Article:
In the second half of the century, Georgia State grew in lockstep with its city
Great metropolises beget great universities and Atlanta is no exception. As Atlanta ascended in the second half of the 20th century, it fueled the growth of Georgia State University. At the end of World War II, Atlanta had a metropolitan population of around half a million. Much of it was centered on a downtown that had changed very little since the onset of the Great Depression.
After World War II, Atlanta began to build its expressway system that powered suburban expansion and radically changed downtown. Georgia State played a critical role in the transformation of downtown when, in 1946, it relocated into Kell Hall, a repurposed a parking garage, as it expanded to accommodate demand from veterans taking advantage of the GI Bill.
However, neither the city nor the university could have continued to prosper without an end to racial segregation.
In the 1950s, Atlanta gained national recognition through its relatively peaceful integration. Georgia State quietly admitted its first African-American student in 1962 amid demonstrations by Atlanta University Center students picketing nearby segregated restaurants and lunch counters downtown.
By the late 1960s, the city boasted a population of more than 1 million and was home to the Braves, Hawks, Falcons and Flames. In 1973, the city elected Maynard Jackson as its first African-American mayor.
While Peachtree Center created a new skyline downtown in the 1970s, the major banks and law firms remained in office towers arrayed around Five Points. Georgia State was growing, but was not to compete for office space in the central business district. The first master plan created a five-block campus linked by bridges and plazas that raised much of student and academic life above the streets of the downtown.
Building on its base as a business college near the firms in the heart of the city, Georgia State established programs in education to prepare teachers for jobs in the expanding region. The university also rode the wave of federal funding focused on the urban crisis of the 1960s by creating a College of Urban Life and attracting faculty with expertise in urban issues. A new law school in 1982 increased visibility in the legal community and the General Assembly, where Glenn Richardson (B.A. ’81, J.D. ’84), a graduate of the first class, was elected Speaker of the House in 2005.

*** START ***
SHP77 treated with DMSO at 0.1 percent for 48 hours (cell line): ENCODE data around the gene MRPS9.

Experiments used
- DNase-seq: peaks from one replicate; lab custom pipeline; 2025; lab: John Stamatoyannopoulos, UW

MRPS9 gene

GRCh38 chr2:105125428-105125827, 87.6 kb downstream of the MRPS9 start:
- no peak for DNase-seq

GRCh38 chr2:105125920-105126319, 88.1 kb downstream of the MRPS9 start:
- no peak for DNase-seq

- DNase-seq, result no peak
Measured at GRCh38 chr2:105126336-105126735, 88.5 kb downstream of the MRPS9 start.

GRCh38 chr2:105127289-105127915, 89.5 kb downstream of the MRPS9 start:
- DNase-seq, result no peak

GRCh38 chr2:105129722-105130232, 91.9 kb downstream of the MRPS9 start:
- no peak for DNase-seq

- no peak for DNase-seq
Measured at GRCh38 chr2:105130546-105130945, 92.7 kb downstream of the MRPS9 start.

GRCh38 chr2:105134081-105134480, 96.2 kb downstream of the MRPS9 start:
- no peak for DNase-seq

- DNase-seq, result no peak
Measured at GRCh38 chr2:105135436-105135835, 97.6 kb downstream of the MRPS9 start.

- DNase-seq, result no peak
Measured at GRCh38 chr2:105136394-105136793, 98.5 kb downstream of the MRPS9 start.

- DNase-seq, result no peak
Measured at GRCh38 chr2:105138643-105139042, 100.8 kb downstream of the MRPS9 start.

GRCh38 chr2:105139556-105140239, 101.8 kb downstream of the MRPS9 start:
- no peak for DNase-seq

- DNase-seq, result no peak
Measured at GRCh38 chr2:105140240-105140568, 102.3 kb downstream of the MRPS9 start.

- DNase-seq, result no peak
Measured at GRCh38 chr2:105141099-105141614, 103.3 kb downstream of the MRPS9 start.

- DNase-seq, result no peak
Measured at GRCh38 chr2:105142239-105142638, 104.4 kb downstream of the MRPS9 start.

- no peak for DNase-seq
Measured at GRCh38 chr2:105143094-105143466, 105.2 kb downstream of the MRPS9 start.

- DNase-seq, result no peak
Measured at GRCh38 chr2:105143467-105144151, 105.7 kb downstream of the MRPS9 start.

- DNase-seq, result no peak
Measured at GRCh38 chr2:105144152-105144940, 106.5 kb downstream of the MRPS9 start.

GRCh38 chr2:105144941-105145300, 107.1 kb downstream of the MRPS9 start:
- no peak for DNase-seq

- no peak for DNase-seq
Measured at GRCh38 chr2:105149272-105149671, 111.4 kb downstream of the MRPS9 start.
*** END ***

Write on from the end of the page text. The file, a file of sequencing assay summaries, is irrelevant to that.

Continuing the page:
The entrepreneurial spirit that fueled Atlanta’s growth also helped Georgia State grow. Using the power of the University Senate, talented faculty who came to the university in the 1970s and ’80s were instrumental in establishing policies that rewarded those who received external research grants. Among the results were two new science buildings and the 1995 establishment of Georgia State as one of four research universities among the units of the University System of Georgia.
By the 1990s a new Atlanta was emerging. Suburban downtowns of offices, hotels, shopping and entertainment were growing around malls like Lenox and Phipps, Cumberland and Perimeter. The banks and law firms began to relocate from the heart of downtown, giving Georgia State the opportunity to fill the vacancies. The College of Education moved into the Lawyers Title Building and the Robinson College of Business into the C&S Bank Building. The 1996 Olympic legacy for Georgia State was the Olympic Village. Its 2,000 beds transformed the student body with a dramatic expansion of a residential population.
At the end of the first decade of the 21st century, Atlanta had grown to be the ninth largest metropolitan area in the United States. Its urbanized region reached into 10 counties. Much of this growth continued to drain businesses from the historic downtown where the university filled the void by expanding onto more office towers and hotel complexes. Fueled by a growing student body that made it the second largest unit in the University System, Georgia State established a housing corridor along Piedmont Avenue and a classroom-office concentration around Five Points. Five colleges occupy or will soon move into five former banking or insurance buildings.
Looking back at its second half-century, Georgia State mirrors the explosive growth of metropolitan Atlanta. Since the end of World War II, each experienced a tenfold population increase. The population of the Atlanta region now exceeds five million, and the university boasts an enrollment of more than 32,000. In its second century, Georgia State will continue to grow with Atlanta, if not in numbers, then, because of its foundation of the past 50 years, in the quality and extent of its academic and research programs.
Tim Crimmins is professor of history and director of the Center for Neighborhood and Metropolitan Studies at Georgia State, where he has been on the faculty since 1972.